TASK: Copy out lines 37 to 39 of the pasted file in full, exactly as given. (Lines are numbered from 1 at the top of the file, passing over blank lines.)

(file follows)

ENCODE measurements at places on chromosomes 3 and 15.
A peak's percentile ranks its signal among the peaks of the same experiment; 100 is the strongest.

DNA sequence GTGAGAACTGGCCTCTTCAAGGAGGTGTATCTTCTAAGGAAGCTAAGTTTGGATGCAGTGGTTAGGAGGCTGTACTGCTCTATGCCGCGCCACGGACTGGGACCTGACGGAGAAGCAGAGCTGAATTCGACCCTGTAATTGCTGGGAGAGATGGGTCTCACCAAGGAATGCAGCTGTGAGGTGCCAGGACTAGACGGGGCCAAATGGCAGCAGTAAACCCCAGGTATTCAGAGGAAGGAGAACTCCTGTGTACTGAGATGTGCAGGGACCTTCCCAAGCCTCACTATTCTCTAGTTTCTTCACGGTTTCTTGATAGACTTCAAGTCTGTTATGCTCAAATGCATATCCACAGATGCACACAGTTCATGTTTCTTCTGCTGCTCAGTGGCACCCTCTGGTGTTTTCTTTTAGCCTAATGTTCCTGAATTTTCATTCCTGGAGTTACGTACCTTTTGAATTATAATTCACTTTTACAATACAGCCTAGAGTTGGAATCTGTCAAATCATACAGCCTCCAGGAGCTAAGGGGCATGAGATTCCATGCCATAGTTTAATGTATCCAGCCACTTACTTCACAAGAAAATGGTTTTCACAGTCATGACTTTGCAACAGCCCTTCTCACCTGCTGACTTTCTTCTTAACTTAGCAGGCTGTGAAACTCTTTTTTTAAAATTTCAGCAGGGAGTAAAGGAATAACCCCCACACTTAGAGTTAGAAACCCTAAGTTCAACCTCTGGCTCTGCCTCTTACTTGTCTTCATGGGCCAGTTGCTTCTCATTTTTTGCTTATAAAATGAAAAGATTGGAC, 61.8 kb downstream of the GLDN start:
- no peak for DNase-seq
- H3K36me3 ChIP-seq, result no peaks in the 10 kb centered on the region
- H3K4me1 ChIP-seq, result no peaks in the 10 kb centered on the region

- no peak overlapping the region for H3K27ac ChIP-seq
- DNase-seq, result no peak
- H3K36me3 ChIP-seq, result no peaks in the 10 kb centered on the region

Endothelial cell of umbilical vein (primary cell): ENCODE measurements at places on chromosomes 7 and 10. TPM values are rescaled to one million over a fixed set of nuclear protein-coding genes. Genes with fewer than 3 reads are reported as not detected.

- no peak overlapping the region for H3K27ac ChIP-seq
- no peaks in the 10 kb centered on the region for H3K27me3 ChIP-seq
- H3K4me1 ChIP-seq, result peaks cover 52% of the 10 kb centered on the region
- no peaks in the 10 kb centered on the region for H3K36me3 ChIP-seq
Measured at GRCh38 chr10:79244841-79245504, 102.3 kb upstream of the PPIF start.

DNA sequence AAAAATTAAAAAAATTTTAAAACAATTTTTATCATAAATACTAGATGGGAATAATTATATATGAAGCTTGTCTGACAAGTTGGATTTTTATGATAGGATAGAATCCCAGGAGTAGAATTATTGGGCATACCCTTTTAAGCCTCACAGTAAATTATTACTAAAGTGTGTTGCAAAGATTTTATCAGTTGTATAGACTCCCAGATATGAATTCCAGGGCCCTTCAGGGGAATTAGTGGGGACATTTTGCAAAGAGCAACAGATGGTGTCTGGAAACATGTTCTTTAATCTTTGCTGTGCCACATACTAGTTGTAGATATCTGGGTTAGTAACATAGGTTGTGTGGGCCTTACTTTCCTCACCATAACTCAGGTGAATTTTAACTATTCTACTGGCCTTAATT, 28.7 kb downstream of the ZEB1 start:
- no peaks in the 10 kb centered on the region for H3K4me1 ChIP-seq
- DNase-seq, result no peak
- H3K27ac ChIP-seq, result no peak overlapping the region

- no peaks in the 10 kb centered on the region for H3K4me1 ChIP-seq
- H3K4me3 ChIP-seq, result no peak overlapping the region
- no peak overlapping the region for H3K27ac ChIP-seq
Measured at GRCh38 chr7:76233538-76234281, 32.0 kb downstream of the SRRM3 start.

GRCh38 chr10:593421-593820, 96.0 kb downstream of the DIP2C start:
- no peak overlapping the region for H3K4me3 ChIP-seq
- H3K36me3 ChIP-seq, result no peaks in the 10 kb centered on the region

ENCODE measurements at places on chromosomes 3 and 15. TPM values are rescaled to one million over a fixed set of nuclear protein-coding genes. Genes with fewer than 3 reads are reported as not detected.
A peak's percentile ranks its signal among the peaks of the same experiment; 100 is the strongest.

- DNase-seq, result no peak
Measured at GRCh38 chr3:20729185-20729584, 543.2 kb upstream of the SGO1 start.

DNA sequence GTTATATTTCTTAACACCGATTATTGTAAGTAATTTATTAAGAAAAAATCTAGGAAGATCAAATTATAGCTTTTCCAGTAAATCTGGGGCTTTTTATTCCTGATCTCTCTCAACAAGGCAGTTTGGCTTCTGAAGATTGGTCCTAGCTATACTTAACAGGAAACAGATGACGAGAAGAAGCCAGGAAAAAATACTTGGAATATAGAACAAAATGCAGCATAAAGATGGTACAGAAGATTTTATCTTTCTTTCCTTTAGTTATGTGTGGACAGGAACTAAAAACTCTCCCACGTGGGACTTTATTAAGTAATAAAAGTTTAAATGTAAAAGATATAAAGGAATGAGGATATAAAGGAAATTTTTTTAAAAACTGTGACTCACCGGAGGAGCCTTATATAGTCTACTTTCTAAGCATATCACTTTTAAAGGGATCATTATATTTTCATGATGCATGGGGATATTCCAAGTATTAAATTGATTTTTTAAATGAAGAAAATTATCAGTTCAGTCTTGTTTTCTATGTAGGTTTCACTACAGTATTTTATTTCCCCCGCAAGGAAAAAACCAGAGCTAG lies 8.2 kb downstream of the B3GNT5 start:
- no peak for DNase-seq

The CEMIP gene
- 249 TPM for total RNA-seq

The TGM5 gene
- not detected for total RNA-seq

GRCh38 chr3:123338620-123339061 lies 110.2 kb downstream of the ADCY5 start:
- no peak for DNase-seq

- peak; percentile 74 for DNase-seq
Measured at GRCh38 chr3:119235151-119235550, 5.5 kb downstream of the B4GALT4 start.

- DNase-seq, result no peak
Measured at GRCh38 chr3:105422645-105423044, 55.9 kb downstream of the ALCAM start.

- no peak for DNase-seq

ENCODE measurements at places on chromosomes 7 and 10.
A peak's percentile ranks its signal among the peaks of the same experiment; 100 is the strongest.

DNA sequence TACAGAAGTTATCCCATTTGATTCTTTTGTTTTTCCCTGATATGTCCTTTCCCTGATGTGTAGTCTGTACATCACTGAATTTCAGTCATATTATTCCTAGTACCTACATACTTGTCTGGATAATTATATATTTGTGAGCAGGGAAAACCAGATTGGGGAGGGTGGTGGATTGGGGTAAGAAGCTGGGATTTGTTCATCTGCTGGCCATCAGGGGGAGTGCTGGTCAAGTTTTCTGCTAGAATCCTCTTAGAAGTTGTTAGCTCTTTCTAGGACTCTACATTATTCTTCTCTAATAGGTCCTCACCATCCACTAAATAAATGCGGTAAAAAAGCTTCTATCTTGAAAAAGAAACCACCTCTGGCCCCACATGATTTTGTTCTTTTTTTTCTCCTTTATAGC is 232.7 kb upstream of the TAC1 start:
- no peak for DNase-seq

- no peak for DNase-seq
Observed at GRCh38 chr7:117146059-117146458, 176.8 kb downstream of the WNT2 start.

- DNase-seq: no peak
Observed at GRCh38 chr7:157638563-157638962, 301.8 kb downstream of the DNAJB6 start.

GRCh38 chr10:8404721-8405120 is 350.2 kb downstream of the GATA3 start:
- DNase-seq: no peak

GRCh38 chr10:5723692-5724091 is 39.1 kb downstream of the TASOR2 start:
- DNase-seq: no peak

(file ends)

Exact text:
GRCh38 chr3:123338620-123339061 lies 110.2 kb downstream of the ADCY5 start:
- no peak for DNase-seq

- peak; percentile 74 for DNase-seq